Delia Quigley January 8, 2013
In the quest to discover the cause for obesity in America, medical scientists are turning to magnetic resonance imaging (MRI) to better understand how the brain reacts to certain sugars.
In a recent study published in the January issue of the Journal of the American Medical Association (JAMA), a team of scientists at the Yale University School of Medicine enlisted 20 adults who were each given 75g of pure glucose and another time 75g of fructose to drink. Their brains were scanned before and after consuming the drinks, leading to some interesting observations.The glucose caused a reduced blood flow to the brain’s hypothalamus signaling that the body was satisfied and full; while the fructose caused an increase in blood flow signaling that it was not sated and wanted more.
When you eat complex carbohydrates in the form of fiber rich vegetables, whole grains, beans and lentils your body converts this slow burning food to glucose, a simple sugar that your cells use as a primary source of energy. Glucose stimulates your pancreas to produce the hormone insulin, which in turn signals your brain to stop eating when you’ve had enough.
With fructose it is a different story, especially in the form of high fructose corn syrup (HFCS), sucrose and refined white sugar, the focus of the study. Fructose consumption causes your brain to resist leptin, the protein you need to regulate how much you are eating and very weakly stimulates the secretion of insulin. Because of the high amounts of fructose in the form of HFCS used in soda pop and processed cookies, cakes, breads and candies your brain won’t receive the signal that enough has been eaten, so you keep on eating without feeling full or satisfied.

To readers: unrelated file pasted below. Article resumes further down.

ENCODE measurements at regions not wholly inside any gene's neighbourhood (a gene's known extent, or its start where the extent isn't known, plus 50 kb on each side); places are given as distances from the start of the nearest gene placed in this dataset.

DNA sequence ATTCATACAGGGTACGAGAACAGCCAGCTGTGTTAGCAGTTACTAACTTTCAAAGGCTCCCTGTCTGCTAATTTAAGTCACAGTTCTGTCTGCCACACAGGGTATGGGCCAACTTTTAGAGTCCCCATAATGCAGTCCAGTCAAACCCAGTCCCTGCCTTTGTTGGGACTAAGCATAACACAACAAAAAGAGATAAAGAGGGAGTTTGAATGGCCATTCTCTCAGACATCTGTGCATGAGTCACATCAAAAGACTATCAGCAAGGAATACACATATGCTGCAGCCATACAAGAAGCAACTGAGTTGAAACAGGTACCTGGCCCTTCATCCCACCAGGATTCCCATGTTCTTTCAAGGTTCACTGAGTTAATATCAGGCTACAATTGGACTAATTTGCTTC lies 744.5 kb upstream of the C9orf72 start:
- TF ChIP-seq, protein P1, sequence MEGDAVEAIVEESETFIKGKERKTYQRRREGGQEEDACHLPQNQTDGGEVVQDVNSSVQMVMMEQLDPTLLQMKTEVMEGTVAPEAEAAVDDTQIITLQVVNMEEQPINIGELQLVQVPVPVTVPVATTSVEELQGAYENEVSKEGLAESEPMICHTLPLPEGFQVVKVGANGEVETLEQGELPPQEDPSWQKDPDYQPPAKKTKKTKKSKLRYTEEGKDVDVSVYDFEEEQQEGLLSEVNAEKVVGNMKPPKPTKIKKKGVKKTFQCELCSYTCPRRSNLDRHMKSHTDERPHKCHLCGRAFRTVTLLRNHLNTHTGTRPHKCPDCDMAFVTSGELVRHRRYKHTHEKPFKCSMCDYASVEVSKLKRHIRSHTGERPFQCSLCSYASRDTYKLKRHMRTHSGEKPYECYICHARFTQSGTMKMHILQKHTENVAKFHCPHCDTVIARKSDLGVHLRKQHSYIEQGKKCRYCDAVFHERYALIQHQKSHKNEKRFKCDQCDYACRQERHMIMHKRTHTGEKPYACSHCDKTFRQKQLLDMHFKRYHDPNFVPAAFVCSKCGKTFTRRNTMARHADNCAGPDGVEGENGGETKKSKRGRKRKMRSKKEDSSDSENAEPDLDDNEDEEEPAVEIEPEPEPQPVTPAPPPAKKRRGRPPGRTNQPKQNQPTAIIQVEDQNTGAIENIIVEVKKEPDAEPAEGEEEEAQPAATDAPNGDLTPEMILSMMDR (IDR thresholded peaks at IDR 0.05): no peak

It is a common complaint for overweight individuals to feel they are out of control and cannot stop eating, when in fact it is the very makeup of the foods they are consuming that causes the brain to continue to signal hunger long after the required calories have been consumed. In an accompanying editorial to the Yale study, Dr. Jonathan Purnell and Damien Fair of Oregon Health and Science University in Portland wrote that the findings, “support the conceptual framework that when the human brain is exposed to fructose, neurobiological pathways involved in appetite regulation are modulated, thereby promoting increased food intake.”
Dr. Robert Sherwin of the Yale University study concludes that,”These findings suggest that ingestion of glucose, but not fructose, initiates a coordinated response between the homeostatic-striatal network that regulates feeding behavior.”
The full study, “Effects of Fructose vs Glucose on Regional Cerebral Blood Flow in Brain Regions Involved With Appetite and Reward Pathways,” can be found in the January, 2013 edition of the Journal of the American Medical Association.